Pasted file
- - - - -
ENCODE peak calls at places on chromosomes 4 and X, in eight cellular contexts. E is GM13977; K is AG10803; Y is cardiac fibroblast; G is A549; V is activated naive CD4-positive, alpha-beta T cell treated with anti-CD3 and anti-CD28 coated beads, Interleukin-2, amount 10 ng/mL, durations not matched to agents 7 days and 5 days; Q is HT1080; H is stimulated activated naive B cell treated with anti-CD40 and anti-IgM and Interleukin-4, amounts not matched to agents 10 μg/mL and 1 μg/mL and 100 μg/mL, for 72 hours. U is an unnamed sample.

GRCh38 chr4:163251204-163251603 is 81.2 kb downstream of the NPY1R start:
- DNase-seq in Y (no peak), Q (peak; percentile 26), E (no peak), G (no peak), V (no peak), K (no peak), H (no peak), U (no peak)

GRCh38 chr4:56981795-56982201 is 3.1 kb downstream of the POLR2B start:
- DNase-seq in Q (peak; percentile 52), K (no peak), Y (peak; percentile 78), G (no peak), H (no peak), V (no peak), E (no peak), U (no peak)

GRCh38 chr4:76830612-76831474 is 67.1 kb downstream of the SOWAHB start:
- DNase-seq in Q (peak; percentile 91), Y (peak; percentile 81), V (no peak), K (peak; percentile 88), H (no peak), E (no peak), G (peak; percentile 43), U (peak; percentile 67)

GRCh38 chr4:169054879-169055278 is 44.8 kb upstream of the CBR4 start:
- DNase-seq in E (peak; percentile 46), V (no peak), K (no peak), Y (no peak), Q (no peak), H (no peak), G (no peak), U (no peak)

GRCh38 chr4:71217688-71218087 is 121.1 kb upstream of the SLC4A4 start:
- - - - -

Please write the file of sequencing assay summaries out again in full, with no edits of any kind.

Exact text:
ENCODE peak calls at places on chromosomes 4 and X, in eight cellular contexts. E is GM13977; K is AG10803; Y is cardiac fibroblast; G is A549; V is activated naive CD4-positive, alpha-beta T cell treated with anti-CD3 and anti-CD28 coated beads, Interleukin-2, amount 10 ng/mL, durations not matched to agents 7 days and 5 days; Q is HT1080; H is stimulated activated naive B cell treated with anti-CD40 and anti-IgM and Interleukin-4, amounts not matched to agents 10 μg/mL and 1 μg/mL and 100 μg/mL, for 72 hours. U is an unnamed sample.

GRCh38 chr4:163251204-163251603 is 81.2 kb downstream of the NPY1R start:
- DNase-seq in Y (no peak), Q (peak; percentile 26), E (no peak), G (no peak), V (no peak), K (no peak), H (no peak), U (no peak)

GRCh38 chr4:56981795-56982201 is 3.1 kb downstream of the POLR2B start:
- DNase-seq in Q (peak; percentile 52), K (no peak), Y (peak; percentile 78), G (no peak), H (no peak), V (no peak), E (no peak), U (no peak)

GRCh38 chr4:76830612-76831474 is 67.1 kb downstream of the SOWAHB start:
- DNase-seq in Q (peak; percentile 91), Y (peak; percentile 81), V (no peak), K (peak; percentile 88), H (no peak), E (no peak), G (peak; percentile 43), U (peak; percentile 67)

GRCh38 chr4:169054879-169055278 is 44.8 kb upstream of the CBR4 start:
- DNase-seq in E (peak; percentile 46), V (no peak), K (no peak), Y (no peak), Q (no peak), H (no peak), G (no peak), U (no peak)

GRCh38 chr4:71217688-71218087 is 121.1 kb upstream of the SLC4A4 start: